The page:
Monday, 28 July 2014
Following a trip to York Railway Museum to photograph the famous Mallard steam train that was the inspiration for the Durham Brass festival operatic commission, I then put together this image.
Hexham station features, and two of the cast are also used as models in the completed piece. Collaged into this tableau are a couple of original lead train figures from the 1930s plus a model chimney and factory. The challenge was to make it visually believable; to allow disparate elements to sit together, and also to infuse a painterly dynamic whilst grappling with matched perspectives.
I wanted to reference the political climate of the time and to imply darker elements at work - hence the use of a decoy duck bought off ebay to which I added 'real' wings... a sort of 'eugenics of speed and technology' which make an alarming and absurd vision.
The opera had its premiere at Durham Gala Theatre in July 2014
Wednesday, 12 March 2014
Thursday, 14 November 2013
Meanwhile an account of the show can be read here >>
|Dawn Furness sings|
|Dawn with the crashing Hartlepool |
sea behind. She is sowing coal into
an organza parcel!
|video projection with |
doll in the foreground
Tuesday, 17 September 2013
There will be a preview event 5 - 8pm on Thursday 7th so please come down if you can. There may even be a somewhat unique performance of the song I wrote for this piece so it's not to be missed!
As usual check for project updates here>>
Wednesday, 24 July 2013
SHOW NOW OPEN AT HARTLEPOOL GALLERY
6TH JULY TO 31ST AUGUST 2013 TUESDAY - SATURDAY
Send Three and Fourpence - the Rink Ballroom project | Project blogs | Artists talking | a-n
You can now download the song written for this project "Our Three Shilling Affair" and have your very own Rink Ballroom experience. The song features singers Claudia Dunning and Lewis Mcbean and is played by Hartlepool based Big Band Musicians Unlimited.
DOWNLOAD the song from AMAZON here >>
You can also buy a limited edition pressing from the gallery, which includes the full music sheet and Jack Brunel's story.
Friday, 10 August 2012
Also I am filling in more up to date info on the LUX website so please keep checking here>
LUX have inherited my video back-catalogue from the now defunct London Video Arts. Some of this work goes back to the late 70's - but I will also be adding more recent videos soon. You can also hire it from them.
Sunday, 4 March 2012
Wednesday, 11 January 2012
My friends and I used to draw scenes of war during lessons and on rainy days - where one person would start off from one side and draw their army going in one direction and the other person (on a separate piece of paper) would do the same in the opposite direction. We would meet in the middle and then start drawing on the others paper too to attack them.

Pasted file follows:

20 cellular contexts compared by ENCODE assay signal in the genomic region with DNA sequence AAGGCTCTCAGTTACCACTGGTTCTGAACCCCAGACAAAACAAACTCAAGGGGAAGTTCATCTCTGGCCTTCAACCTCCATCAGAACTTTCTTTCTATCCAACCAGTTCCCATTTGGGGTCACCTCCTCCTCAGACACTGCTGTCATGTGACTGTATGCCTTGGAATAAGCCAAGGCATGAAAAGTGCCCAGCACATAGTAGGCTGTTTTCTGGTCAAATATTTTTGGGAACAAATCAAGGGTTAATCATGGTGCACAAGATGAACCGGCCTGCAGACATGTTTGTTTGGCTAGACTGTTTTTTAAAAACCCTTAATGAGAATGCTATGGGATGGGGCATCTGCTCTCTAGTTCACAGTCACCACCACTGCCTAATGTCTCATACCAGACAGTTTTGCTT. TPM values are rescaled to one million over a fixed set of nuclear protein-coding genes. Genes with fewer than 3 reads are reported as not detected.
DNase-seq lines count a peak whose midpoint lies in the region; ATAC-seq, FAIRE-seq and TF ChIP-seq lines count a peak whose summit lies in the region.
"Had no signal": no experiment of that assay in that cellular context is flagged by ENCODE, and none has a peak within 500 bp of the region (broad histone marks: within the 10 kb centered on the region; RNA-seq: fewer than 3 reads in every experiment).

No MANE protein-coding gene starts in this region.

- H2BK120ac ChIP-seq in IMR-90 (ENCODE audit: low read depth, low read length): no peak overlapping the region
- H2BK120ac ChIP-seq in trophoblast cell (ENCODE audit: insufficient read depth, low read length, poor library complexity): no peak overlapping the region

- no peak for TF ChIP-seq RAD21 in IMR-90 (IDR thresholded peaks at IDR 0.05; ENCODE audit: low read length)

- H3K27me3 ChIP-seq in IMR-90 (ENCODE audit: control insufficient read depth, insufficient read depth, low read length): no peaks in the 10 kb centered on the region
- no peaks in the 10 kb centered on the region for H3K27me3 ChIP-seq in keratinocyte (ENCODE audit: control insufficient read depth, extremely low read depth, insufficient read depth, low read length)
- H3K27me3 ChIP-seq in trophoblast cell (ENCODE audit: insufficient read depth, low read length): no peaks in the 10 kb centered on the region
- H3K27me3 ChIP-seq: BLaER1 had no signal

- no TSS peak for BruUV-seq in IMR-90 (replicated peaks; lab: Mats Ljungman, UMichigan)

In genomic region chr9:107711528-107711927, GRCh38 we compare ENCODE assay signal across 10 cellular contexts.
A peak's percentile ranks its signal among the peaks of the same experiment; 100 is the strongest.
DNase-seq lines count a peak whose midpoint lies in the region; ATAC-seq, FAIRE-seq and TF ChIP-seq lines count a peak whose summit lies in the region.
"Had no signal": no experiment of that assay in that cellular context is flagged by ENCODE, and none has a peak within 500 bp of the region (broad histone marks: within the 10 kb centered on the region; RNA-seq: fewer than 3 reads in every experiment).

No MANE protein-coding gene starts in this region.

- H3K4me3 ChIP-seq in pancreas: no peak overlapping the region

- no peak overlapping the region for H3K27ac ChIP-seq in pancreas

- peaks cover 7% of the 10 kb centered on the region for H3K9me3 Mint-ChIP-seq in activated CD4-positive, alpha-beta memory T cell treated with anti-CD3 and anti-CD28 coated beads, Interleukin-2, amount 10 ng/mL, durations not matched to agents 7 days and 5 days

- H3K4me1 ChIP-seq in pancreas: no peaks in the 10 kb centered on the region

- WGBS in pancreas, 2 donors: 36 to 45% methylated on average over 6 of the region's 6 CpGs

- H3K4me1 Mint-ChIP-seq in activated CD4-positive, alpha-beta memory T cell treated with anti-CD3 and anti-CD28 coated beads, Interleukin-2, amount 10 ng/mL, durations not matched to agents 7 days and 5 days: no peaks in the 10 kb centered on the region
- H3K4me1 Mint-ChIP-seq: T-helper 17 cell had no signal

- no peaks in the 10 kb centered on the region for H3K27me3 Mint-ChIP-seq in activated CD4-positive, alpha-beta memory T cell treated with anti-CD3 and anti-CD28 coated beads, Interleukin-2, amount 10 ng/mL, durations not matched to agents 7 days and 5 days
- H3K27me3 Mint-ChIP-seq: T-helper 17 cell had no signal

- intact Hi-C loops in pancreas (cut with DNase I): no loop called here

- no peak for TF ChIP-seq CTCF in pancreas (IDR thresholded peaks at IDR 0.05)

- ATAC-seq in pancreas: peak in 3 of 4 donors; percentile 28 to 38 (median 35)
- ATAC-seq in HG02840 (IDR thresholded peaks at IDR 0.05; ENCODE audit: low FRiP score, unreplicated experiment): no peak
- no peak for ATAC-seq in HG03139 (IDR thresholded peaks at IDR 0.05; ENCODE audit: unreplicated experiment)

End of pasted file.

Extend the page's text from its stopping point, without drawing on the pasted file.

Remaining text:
The pic here is the kind I used to make - though 'my' army would only be going in one direction rather than both. You are free to make any kind of army you wish (and use as many sheets as you wish) but please just draw them in one direction so they can fit into the overall piece.
I am seeking to make a large scale composite wall drawing made up of collaborators' work in this vein. If you would like to participate please make your drawing on a piece of A4 paper (or its digital equivalent at a printable resolution - 200dpi should do) and send either the digital file (jpeg, tiff etc) to:
or the actual drawing to:
Lower Steenbergs yard,
Newcastle upon Tyne
note* drawings cannot be returned but all work will be credited when shown. This work will become part of my ongoing piece 'Gestalt' and will form part of the larger project.
Many thanks in anticipation!!
Wednesday, 16 November 2011
Monday, 29 August 2011
Just when I think I may have enough material then something else happens in the world. As the 'Arab Spring' continues to flourish (painfully), so does my inclination to keep this project open. There can be no resolution of course, as nothing is ever sorted out in its entirety, and so I keep telling myself to finish this piece and move on.
Wednesday, 11 May 2011
Friday, 5 November 2010
I am just taking a deep breath and contemplating the next development of this piece. In the meantime there are lots of other projects to get underway or that have been back-burnered too long - so ever onward...
If you would like to follow Gestalt then my blog on the artist newsletter website continues here:
Thursday, 2 September 2010
Preview at the DLI Museum and Durham Art Gallery
6pm 10th Sept 2010
11th Sept until 17th October 2010
The show is in three sections comprising:
1. portraits (both photographic and in digital frames)
2. 4 large scale tableau prints - with an accompanying book
3. A twin video installation featuring 'two chats with Andy' (Andrew Dodds of RAF bomb disposal)
Hope lots of you can make it and please leave feedback!
This project is on-going and is the first UK showing of a piece I have been developing over the last 6 years.
You can view the book (without its cover) by clicking this link
Four portraits of four teenagers – made with the collaboration of the Durham Light Infantry museum and using uniforms from their collection.
They sit looking out into their uncertain futures with mesmerised expressions. The uniforms are from a random selection of history and also exist in an odd 'other world', both suggesting historical context whilst hinting at current fashion.